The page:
At Coode & Corry solicitors we are often asked to act in parenting matters where parties are unable to come to an agreement regarding what is best for the children.

In the recent case of Stewart & Stewart[2017] FamCAFC 67 the Full Court of the Family Court of Australia was asked to decide whether the parties children should be sent to an expensive private school.


At first instance the Federal Circuit Court held that the parties were not able to afford the costs of private school tuition for their two children, which amounted to almost $50,000 a season.

 The Mother, Ms Stewart (Stewart is a court appointed pseudonym to protect the identity of the children), had substantial debts and her only source of income was $370 a week in social security and $491 in child support.  She submitted that she would be able to pay 40% of the child's private school fees (approximately $385 per week) and that the Father should be ordered to pay 60% of the children's school fees.



Judge Coates ordered that the children attend the local government high school and that the mother had not proven that she could afford 40% of the children's school fees if they were to attend a private school.

Ms Stewart appealed the decision to the Full Court of the Family Court of Australia. The Court dismissed Ms Stewart's application and found there was no substance in Ms Stewart's claims that the trial judge had made an error in finding the parties were financially incapable of affording private school tuition for the two children.

 The Court also ordered Ms Stewart pay the costs of the appeal, which were likely to be substantial.  


While the Court did consider whether the children would be disadvantaged at a public school, as submitted by the mother, and did consider whether the original court had made an error when it didn't order the father to contribute to private school fees, there was also the issue of whether the mother wasted the Court's time.  It would appear that at the last minute the mother sought to introduce new evidence, and sought an alternative order that the children attend the private school and she would pay 100% of the private school fees by selling assets.  Neither of these appear to have formed part of her original case (that is she offered to sell assets to pay her 40%, but she did not appear to offer in the original case to pay 100% of the fees).  This makes the case, at least in part, not an appeal but a new case, and is a timely reminder of how the Court reacts when you waste their time.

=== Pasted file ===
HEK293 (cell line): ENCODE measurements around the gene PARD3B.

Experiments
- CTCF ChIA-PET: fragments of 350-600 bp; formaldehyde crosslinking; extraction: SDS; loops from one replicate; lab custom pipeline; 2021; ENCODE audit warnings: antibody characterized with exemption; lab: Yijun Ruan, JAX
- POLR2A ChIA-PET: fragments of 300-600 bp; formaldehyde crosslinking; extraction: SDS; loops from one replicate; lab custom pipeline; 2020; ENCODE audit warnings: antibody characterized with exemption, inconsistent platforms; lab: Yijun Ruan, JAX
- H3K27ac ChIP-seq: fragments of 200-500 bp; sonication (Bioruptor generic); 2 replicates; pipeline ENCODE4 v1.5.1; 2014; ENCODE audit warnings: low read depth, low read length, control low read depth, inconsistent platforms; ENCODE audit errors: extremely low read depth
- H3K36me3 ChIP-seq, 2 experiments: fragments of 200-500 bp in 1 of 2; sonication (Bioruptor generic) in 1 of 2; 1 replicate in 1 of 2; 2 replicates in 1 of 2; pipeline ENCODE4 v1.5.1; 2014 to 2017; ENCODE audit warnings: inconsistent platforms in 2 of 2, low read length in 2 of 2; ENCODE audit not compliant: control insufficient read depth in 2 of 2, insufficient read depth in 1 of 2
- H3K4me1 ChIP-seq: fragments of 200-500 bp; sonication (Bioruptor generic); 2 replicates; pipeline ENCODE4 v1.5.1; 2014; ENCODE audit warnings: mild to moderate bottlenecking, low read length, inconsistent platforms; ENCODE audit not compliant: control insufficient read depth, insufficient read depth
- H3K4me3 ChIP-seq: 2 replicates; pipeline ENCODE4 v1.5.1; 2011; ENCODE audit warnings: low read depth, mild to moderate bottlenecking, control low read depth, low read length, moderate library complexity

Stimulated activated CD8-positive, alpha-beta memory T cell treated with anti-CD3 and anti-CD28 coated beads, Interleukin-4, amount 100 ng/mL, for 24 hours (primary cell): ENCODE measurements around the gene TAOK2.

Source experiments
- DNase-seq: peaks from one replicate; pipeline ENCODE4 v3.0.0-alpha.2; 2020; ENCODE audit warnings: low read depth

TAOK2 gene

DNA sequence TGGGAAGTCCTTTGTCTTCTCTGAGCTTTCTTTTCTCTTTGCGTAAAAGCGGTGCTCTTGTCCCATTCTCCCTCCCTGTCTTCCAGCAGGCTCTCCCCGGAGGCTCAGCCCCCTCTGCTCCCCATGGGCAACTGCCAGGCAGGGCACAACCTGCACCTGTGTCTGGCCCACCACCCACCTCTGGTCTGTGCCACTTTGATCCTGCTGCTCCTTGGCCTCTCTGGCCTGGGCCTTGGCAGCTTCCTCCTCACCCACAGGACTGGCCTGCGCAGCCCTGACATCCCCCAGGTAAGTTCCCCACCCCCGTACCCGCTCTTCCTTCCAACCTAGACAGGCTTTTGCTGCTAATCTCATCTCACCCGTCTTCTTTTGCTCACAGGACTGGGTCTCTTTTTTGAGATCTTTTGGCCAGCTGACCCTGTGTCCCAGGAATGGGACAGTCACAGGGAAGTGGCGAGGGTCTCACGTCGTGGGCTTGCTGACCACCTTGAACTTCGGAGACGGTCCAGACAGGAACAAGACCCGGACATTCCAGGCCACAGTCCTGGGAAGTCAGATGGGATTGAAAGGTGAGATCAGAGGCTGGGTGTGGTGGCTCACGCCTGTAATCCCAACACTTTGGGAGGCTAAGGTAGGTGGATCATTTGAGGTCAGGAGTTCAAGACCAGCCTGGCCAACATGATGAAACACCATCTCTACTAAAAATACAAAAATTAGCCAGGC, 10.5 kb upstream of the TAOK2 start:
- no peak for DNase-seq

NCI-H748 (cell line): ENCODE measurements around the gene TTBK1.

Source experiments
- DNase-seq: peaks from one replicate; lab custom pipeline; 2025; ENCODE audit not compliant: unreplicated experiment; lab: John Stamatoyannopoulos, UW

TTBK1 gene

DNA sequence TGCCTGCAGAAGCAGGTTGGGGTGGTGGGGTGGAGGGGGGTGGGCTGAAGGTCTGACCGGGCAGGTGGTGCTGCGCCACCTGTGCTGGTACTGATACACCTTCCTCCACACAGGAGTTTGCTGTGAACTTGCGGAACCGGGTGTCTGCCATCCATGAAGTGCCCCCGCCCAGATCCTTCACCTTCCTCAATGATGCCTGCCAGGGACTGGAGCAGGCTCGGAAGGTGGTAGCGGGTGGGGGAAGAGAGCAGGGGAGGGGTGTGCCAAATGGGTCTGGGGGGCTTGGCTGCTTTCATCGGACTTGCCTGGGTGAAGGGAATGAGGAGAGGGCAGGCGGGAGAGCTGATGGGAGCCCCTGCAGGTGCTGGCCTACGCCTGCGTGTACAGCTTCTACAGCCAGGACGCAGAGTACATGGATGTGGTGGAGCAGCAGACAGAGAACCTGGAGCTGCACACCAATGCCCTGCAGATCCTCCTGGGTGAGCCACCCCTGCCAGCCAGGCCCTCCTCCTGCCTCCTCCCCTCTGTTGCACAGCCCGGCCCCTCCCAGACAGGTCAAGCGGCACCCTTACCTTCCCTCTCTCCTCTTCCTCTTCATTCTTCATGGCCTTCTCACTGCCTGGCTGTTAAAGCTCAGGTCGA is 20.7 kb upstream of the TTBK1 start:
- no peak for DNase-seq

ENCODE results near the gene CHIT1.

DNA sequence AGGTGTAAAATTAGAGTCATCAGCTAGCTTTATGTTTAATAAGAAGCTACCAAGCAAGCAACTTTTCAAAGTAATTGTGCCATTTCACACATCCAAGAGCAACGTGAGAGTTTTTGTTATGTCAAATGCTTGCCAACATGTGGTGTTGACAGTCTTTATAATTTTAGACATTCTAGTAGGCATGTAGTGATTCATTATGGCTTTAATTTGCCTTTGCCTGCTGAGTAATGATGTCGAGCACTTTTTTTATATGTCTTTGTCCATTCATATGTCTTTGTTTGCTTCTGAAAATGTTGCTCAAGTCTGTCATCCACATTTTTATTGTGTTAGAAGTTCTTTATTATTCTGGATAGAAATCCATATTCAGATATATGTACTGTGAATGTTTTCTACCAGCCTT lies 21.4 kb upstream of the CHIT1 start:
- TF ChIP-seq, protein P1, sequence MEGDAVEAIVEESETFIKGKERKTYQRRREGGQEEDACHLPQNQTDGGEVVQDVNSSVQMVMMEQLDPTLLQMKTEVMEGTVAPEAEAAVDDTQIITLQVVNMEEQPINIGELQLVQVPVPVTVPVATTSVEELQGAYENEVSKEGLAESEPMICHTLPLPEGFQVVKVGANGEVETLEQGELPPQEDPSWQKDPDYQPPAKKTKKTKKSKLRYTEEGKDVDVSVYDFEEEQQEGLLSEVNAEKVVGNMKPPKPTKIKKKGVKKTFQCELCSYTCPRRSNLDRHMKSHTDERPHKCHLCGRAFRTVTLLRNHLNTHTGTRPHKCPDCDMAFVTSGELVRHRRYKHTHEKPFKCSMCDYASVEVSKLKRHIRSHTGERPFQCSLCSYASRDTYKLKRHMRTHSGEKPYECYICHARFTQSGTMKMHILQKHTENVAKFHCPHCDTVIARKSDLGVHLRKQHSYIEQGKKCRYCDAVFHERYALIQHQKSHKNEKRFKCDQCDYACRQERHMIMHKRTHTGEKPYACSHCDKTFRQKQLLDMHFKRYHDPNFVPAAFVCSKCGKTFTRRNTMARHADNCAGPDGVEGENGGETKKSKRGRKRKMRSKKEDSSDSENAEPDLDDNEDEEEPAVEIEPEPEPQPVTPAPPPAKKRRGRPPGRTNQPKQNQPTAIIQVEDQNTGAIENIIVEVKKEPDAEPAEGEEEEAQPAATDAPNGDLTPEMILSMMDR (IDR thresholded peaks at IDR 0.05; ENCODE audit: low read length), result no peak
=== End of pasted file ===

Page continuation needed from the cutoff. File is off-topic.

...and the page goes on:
The decision is also a reminder that what parent's believe is best for the children (in this case, private school vs public school) may not always be best for the children.  Also, what parents wants can sometimes impracticable.  

You can read more about this case in the Sydney Morning Herald or you can read the Family Court's published judgement.



Are there situations where you can force your ex to send the kids to private school?

Most decisions about the funding of private schools are dealt with through the Child Support Agency, not the Family Court, however in either case it comes down to the intention of the parties.


What is meant by that is, if both parents wanted the children to go to private school, and made that decision jointly and had committed to paying the fees then the Child Support Agency or the Family Court will order that one or both parents must pay for the private school fees (depending on their financial means).  The problem is that evidence around joint intention is very difficult to get.  Almost every private school requires both parents to sign the admission forms, including the promise to pay the fees, before enrolling the children.  Therefore this signed form on it’s own cannot be enough evidence as otherwise these cases would almost always have one outcome, that of forcing the parents to each pay for the private school fees.


There are also pragmatic issues to take into concern, such as the fact that both parents will need to sign the forms to enrol the children in a different school.  It may not actually be possible to transfer the children to a different school until the parents have either reached agreement, or sought an order from the Family Court.  For so long as the children remain enrolled in the school, the school can pursue the parents for payment of fees.


What should I do?

If you are dealing with parenting issues, please make an appointment with Hamish Williams of our office. Hamish is our family law solicitor who has helped many client's reach a fair and practicable outcome in their parenting matters. He is experienced in these matters and can help you sort through what orders a Court is likely to make, and what orders might feel like they are in the children's best interests but are unlikely to be viewed that way by the Court or the other side.  



More information

Join our mailing list to receive all new family law articles direct to your inbox.  You can join our mailing list by clicking on the blue button to left.